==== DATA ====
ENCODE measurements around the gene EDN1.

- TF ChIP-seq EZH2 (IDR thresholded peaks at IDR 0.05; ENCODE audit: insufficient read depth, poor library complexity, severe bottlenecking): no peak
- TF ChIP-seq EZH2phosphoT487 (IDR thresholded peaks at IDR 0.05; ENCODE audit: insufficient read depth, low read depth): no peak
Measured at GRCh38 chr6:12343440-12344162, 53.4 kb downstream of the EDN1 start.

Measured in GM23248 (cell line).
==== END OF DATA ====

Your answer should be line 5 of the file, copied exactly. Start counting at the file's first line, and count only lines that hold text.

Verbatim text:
Measured in GM23248 (cell line).